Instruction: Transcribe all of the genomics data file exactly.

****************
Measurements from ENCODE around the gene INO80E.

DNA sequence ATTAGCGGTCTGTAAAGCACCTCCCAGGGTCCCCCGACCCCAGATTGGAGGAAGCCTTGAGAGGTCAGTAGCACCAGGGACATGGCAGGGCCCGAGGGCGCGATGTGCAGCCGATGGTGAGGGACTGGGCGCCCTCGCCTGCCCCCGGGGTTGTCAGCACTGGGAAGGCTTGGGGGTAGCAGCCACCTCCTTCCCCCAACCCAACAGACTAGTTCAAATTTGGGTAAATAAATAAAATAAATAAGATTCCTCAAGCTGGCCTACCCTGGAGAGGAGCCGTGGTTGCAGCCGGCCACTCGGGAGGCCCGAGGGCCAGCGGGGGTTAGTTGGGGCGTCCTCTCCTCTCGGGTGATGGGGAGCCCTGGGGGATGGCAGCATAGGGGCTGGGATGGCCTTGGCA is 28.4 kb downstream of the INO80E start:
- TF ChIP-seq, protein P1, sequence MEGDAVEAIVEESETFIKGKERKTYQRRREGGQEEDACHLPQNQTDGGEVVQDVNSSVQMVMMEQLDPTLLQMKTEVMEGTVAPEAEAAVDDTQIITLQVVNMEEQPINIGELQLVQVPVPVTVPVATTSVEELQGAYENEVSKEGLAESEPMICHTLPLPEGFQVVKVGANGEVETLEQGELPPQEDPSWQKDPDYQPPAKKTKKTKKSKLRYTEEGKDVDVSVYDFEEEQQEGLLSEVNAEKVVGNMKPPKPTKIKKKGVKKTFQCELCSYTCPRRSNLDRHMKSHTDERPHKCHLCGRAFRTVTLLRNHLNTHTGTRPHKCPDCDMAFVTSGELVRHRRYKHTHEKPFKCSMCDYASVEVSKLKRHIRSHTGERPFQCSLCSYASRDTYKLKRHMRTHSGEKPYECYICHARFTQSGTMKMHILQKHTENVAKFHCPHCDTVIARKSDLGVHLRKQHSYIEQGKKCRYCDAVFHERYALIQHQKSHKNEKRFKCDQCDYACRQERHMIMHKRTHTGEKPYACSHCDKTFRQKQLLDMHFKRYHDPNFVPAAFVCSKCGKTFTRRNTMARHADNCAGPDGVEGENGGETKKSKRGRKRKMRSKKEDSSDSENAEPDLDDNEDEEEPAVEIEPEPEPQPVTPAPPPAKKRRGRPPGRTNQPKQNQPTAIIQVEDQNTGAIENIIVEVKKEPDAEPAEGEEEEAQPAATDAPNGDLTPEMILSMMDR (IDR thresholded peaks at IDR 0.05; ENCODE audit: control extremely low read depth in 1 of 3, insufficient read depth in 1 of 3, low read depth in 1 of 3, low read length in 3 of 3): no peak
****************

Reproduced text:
Measurements from ENCODE around the gene INO80E.

DNA sequence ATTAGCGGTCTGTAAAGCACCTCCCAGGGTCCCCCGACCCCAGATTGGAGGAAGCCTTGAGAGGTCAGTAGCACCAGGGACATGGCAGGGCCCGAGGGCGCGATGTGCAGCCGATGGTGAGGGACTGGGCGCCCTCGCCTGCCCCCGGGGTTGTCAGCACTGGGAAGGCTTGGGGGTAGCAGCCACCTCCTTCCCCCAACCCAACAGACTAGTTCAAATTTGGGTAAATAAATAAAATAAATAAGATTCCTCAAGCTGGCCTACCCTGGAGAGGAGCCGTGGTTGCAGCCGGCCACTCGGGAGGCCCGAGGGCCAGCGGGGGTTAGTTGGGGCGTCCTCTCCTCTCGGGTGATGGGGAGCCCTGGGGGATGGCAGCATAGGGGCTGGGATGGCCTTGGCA is 28.4 kb downstream of the INO80E start:
- TF ChIP-seq, protein P1, sequence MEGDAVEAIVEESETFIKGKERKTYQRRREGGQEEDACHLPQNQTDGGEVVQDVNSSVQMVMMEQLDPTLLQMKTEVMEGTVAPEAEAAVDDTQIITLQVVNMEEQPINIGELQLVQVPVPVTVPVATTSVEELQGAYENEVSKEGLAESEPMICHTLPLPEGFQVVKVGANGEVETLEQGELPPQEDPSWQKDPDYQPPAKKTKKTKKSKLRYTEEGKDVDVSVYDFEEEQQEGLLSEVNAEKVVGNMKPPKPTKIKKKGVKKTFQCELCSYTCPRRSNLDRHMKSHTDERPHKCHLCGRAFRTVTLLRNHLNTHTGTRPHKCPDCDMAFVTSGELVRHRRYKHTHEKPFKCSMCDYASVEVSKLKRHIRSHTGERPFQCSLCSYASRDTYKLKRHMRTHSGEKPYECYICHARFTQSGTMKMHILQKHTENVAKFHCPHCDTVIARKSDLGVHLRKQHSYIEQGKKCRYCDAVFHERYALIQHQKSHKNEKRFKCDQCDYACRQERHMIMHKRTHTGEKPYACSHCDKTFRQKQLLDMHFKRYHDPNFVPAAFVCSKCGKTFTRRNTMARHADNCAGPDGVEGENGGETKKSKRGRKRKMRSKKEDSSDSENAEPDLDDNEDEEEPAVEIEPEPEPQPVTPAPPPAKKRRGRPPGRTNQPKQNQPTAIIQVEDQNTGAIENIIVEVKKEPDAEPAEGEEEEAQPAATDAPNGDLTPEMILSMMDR (IDR thresholded peaks at IDR 0.05; ENCODE audit: control extremely low read depth in 1 of 3, insufficient read depth in 1 of 3, low read depth in 1 of 3, low read length in 3 of 3): no peak